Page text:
One of the most demanding environment is the one encountered by reentry vehicles at the impact with the atmosphere. The heat produced can reach few MW/m2 and can raise gas temperature above dissociation and even ionization energy. As a consequence the reentry structure is exposed not only to very high temperature but also to chemical attack by the atmospheric species such as atomic oxygen and nitrogen. Another concern is the surface catalysis. The gaseous species are adsorbed by the solid material that can favor recombination of nitrogen with atomic oxygen. This chemical reaction release a further amount of heat right at the surface of the material. Proper choice of material for the Thermal Protection Systems (TPS) can reduce this last type of reaction. To this aim our group at the Univ. of Rome “La Sapienza” in cooperation with prof. Currie at the Univ. of Maryland is proposing an experiment in order to measure catalytic recombination on several samples of classical and newly proposed materials to use as TPS for reentry vehicles. This experiment should fly on the European Experimental Reentry Testbed (EXPERT). EXPERT is an experimental capsule financed by the European Space Agency (ESA) and lead by the European Space Research and Technology Center (ESTEC). The aim of this capsule is to offer researchers from all over Europe the possibility of performing tests on the reentry environment focusing on topics such as hypersonic fluid dynamics and surface catalysis. Three suborbital flights are planned with the capsule which is designed to be reusable. The Volna decommissioned ballistic missile will be used for launch. Presently more than ten experiments are planned in the EXPERT experiment. In order to select the proper material at least with respect to the catalysis phenomenon one has to observe the species concentrations right close to the surface. To this aim prof. Bruno’s group at the Department of Aeronautical and Mechanical Engineering at “La Sapienza” University and our group at the Department of Aerospace and Astronautical Engineering of the same University are proposing an experiment that will observe those species by using one or more sapphire optical fibers. In fact light collected from the different samples of TPS materials that will be attached at the capsule surface will be analyzed inside the unmanned capsule during reentry. Sapphire has the right characteristics to conduct light also in the ultraviolet region (where some spectral lines of interest are located) as well as very high melting points. During reentry, light coming out from the TPS specimen material will carry information on temperature as well as on the species concentration in the plasma. Presently we are selecting the most appropriate spectrograph, the baseline solution at the moment is a Multi-Channel Spectrograph that will allow the observation of more samples at the same time. The spectrograph will analyze the light captured by the sapphire fibers. Data will be stored on board at a rate of few samples per second per channel. A selection of data is also transferred real time on the ground station in case the soft landing of the capsule will fail. Another area of interest for optical fiber in a spacecraft is the structural health monitoring for reusable launch vehicles. Soon after the Apollo program, based on expendable rockets and capsules, NASA started a new approach that was intended to reduce cost of access to space to manned missions. That lead in about ten years to the space shuttle whose reliability was proven to be not as high as expected. After the second disaster one has to recognize that the Russian Soyuz launch vehicle is more reliable and cost effective than the US Space Transportation System (STS). That is not surprising since, in spite of the not optimized launch vehicle design (Russian Soyuz is more than 30 years old) it has a very well proven activity (more than 1000 successful launches). However before the Columbia disaster NASA was already thinking to a future generation of reusable launch vehicles that could lead to a reduction of cost a factor of 10 in the mid term and a factor of 100 in the long term. To contribute to achieve such a goal the reduction of personnel used for maintenance and operation is required and consequently several health monitoring systems are envisaged. The most credited hypothesis for the Columbia disaster is the failure on a Thermal Protection System (TPS) on the leading edge of the wing of the Shuttle which is made of Carbon/Carbon. A health monitoring system on the TPS could have prevented such a disaster or at least could have given the opportunity to attempt a rescue of the crew while in orbit, if the failure was detected right at the beginning of the mission. Recently our group in cooperation with a group at the Department of Chemical Engineering, Materials, Row Materials and Metallurgy has been working on preliminary tests aimed to verify the feasibility of such a system. In Ref.  we have used telecommunication optical fibers with polyimide coating in an embedding test with a thermal spraying technique called HP/HVOF. CERMET particles (NiCr-WC based powder, and NiCrBFeSi) were partly melted and projected at high speed towards the target constituted by an aluminium plate with the fiber blocked on its surface by a lamination procedure. The embedding process was proven feasible even if in this preliminary study optical transmission tests were only partially successful since, some fibers were damaged. In Ref.  first tests with sapphire fibers were performed. Specifically a copper alloy was cast over the special fiber and an interferometric set-up was prepared using the embedded fiber. Only the speckle pattern has been observed at that time while the actual interferometric tests were left for future applications. Also in the paper was presented a test concerning the embedding of a sapphire fiber into very high temperature ceramics using the Self-propagating High-temperature Synthesis (SHS) technique. The method involves self-propagating reaction fronts that are induced by a laser pulse. The wavefront moves at a relatively high speed and at temperatures that can be higher than 3000 C. In the paper a small cylindrical sample of ZrB2 was prepared. The results were promising but not satisfactory, the fiber was almost destroyed. In Fig. 1 is reported a SEM micrograph showing the fiber decomposed into several filaments oriented in different directions. We realized that the fiber was subjected to a very severe environment in terms of temperature and mechanical stresses. For that reason a further step was required: to protect the fiber with a thick metallic coating capable of providing a high heat capacity and a higher strength. Electrowinning technique is the best candidate for providing such a protection. In order to use this technique a thin coating of metallic material has to be previously deposited using Physical Vapor Deposition (PVD). When used on a fiber laying on a metallic substrate, electrowinning provided an excellent means to block the fiber in place , before a plasma spray technique could be used . Currently we are experimenting the embedding of sapphire optical fibers into superalloy. Specifically the alloy used is an Inconel with nominal composition: 74.92% Ni, 15.50% Cr, 8.00% Fe, 1.00%Al, 0.50% Ti and 0.08% C. A centrifugal induction furnace with graphite crucible was used to cast the abovementioned alloy over the fiber. The casting has been performed in a protective argon atmosphere. In Fig. 2 one can recognize the sample of superalloy with the embedded optical fiber. The first attempts were not successful because the flow of the molten metal broke the fiber. For that reason the fiber has been protected with a Ni-Co alloy using electrowinning as performed previously in Ref. . In Fig. 2 one can easily recognize the presence of the coating on the fiber. In Fig. 3 is reported the SEM micrograph of a longitudinal section of a specimen manufactured previously with the same technique. The fiber metal interface is quite satisfactory. Optical transmission tests on the embedded fiber were conducted on a transversal section of a polished metallographic specimen. In spite of the poor optical quality of the fiber used the result was quite satisfactory.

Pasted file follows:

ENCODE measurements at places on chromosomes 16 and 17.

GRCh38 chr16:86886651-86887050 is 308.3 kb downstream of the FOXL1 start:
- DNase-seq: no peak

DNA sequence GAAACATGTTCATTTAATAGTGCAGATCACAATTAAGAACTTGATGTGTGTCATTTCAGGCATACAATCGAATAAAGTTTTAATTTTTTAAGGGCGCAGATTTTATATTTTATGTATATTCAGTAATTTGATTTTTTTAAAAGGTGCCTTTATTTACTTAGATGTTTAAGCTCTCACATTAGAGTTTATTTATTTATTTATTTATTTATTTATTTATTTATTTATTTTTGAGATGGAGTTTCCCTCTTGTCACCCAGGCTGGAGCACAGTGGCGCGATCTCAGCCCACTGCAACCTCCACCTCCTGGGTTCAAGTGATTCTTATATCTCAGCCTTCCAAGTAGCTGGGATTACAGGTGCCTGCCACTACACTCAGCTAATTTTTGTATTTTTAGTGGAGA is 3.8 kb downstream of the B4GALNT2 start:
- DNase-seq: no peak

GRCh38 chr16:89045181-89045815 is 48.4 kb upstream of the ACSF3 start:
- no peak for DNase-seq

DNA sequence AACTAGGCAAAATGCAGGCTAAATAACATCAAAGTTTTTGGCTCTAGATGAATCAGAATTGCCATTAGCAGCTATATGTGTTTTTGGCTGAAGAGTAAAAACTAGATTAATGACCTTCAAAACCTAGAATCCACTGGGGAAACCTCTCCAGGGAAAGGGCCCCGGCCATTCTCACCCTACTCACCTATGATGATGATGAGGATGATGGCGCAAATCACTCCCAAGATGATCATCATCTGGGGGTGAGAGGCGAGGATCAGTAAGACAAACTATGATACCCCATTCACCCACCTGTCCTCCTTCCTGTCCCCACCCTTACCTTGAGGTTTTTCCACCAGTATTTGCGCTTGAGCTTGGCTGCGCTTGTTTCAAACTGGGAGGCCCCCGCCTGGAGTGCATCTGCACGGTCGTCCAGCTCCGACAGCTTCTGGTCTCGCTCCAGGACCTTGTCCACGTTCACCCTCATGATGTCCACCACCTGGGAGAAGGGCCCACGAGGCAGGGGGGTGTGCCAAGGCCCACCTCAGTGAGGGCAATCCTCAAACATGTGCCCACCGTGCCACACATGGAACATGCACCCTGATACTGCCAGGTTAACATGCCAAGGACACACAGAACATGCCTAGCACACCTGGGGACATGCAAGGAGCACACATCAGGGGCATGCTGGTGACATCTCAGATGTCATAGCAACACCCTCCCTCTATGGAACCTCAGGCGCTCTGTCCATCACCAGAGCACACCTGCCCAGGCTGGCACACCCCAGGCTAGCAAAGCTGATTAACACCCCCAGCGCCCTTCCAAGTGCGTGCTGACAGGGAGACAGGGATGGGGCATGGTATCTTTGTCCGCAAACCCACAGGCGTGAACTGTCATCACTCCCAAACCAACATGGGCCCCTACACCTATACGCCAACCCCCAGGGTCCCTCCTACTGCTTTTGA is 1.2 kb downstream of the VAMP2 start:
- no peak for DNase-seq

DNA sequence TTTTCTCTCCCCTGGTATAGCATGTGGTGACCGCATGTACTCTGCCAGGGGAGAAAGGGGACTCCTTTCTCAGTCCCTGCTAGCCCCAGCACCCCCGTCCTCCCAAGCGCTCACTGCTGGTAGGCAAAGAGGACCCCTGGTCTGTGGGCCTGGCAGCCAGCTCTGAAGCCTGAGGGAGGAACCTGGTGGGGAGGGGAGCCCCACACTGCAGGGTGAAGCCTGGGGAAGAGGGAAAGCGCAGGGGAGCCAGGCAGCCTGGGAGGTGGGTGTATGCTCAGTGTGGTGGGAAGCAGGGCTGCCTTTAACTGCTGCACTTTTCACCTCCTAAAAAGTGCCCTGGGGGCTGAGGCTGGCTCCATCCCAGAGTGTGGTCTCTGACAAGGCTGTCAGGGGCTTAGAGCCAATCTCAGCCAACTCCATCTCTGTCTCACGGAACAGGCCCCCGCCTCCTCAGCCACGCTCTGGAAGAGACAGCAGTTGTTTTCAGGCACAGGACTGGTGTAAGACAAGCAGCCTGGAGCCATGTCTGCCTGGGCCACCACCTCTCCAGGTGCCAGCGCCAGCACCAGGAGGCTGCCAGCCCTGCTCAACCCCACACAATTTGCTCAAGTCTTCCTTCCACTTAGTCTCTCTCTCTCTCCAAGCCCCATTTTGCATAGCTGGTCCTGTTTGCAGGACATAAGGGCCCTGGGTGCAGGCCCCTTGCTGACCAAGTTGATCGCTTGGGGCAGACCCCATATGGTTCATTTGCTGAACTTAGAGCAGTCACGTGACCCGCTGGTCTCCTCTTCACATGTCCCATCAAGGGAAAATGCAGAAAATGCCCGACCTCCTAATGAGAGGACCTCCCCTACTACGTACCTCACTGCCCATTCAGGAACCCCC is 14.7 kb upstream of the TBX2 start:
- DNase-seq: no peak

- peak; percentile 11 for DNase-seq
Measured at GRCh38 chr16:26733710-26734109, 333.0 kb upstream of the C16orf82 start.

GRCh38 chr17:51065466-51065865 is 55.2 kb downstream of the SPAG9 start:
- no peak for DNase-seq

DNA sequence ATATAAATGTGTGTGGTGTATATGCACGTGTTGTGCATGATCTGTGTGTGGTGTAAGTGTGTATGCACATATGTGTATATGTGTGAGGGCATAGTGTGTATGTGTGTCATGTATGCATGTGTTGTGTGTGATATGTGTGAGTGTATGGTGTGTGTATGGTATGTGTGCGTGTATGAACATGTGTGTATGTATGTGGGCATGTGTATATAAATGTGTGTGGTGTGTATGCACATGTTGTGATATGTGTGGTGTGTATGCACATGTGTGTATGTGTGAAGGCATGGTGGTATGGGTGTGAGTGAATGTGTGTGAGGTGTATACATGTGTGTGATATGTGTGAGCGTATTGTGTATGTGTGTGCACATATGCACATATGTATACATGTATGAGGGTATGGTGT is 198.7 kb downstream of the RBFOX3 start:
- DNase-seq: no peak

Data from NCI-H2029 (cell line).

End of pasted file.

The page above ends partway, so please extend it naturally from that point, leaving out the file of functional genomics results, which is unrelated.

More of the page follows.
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|Titolo:||Application of High Temperature Optical Fibers in a Reentry Vehicle|
|Data di pubblicazione:||2004|
|Appartiene alla tipologia:||04a Atto di comunicazione a congresso|